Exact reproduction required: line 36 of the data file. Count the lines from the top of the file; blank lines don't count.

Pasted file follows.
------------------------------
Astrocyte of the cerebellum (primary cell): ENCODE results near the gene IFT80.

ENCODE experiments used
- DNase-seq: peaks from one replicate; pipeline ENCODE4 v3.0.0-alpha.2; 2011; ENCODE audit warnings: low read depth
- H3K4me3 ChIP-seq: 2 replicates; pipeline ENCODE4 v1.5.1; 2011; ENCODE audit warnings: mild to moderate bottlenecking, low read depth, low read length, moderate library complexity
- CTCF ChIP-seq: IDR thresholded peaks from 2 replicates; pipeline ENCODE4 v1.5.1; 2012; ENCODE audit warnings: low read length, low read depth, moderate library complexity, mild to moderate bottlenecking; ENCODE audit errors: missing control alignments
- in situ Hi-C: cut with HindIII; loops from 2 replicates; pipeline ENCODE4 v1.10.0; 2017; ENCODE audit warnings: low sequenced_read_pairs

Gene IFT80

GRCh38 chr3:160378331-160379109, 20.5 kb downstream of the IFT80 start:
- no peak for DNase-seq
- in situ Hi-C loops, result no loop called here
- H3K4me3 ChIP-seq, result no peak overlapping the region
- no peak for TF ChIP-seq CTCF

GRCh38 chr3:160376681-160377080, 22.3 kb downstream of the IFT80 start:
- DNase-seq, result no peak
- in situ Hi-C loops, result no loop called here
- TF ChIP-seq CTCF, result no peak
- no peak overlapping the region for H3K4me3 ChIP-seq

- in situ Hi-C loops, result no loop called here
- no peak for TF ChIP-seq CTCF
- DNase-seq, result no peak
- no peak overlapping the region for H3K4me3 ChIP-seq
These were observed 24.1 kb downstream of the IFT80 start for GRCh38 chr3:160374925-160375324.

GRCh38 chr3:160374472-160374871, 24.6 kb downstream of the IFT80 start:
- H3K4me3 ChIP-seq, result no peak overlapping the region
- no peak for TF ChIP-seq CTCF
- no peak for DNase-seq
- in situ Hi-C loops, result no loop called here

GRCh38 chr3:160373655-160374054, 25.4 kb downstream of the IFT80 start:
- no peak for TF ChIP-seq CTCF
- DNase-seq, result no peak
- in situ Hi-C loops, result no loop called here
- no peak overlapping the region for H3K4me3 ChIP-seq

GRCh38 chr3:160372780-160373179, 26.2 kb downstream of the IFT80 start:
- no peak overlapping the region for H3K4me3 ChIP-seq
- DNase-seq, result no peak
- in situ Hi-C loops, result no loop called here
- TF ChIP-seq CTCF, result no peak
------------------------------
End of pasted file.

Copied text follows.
- in situ Hi-C loops, result no loop called here